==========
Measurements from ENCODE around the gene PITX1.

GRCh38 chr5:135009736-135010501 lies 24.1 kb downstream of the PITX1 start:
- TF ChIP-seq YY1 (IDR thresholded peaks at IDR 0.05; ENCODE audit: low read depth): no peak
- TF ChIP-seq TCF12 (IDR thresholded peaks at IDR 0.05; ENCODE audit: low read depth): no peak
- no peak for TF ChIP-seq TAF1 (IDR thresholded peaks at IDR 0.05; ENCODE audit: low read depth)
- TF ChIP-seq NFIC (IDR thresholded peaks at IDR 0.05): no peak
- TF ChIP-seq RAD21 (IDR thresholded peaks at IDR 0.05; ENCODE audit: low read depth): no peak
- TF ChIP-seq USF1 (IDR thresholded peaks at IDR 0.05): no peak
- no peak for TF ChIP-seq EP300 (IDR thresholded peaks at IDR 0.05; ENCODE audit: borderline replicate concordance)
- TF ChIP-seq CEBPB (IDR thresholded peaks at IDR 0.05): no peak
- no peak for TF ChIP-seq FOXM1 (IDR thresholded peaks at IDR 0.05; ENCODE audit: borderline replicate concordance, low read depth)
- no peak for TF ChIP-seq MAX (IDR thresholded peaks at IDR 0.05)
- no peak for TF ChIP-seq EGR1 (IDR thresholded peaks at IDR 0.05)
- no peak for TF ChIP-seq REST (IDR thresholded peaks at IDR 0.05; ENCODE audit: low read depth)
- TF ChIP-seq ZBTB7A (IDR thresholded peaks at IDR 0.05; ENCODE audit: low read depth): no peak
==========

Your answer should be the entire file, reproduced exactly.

Measurements from ENCODE around the gene PITX1.

GRCh38 chr5:135009736-135010501 lies 24.1 kb downstream of the PITX1 start:
- TF ChIP-seq YY1 (IDR thresholded peaks at IDR 0.05; ENCODE audit: low read depth): no peak
- TF ChIP-seq TCF12 (IDR thresholded peaks at IDR 0.05; ENCODE audit: low read depth): no peak
- no peak for TF ChIP-seq TAF1 (IDR thresholded peaks at IDR 0.05; ENCODE audit: low read depth)
- TF ChIP-seq NFIC (IDR thresholded peaks at IDR 0.05): no peak
- TF ChIP-seq RAD21 (IDR thresholded peaks at IDR 0.05; ENCODE audit: low read depth): no peak
- TF ChIP-seq USF1 (IDR thresholded peaks at IDR 0.05): no peak
- no peak for TF ChIP-seq EP300 (IDR thresholded peaks at IDR 0.05; ENCODE audit: borderline replicate concordance)
- TF ChIP-seq CEBPB (IDR thresholded peaks at IDR 0.05): no peak
- no peak for TF ChIP-seq FOXM1 (IDR thresholded peaks at IDR 0.05; ENCODE audit: borderline replicate concordance, low read depth)
- no peak for TF ChIP-seq MAX (IDR thresholded peaks at IDR 0.05)
- no peak for TF ChIP-seq EGR1 (IDR thresholded peaks at IDR 0.05)
- no peak for TF ChIP-seq REST (IDR thresholded peaks at IDR 0.05; ENCODE audit: low read depth)
- TF ChIP-seq ZBTB7A (IDR thresholded peaks at IDR 0.05; ENCODE audit: low read depth): no peak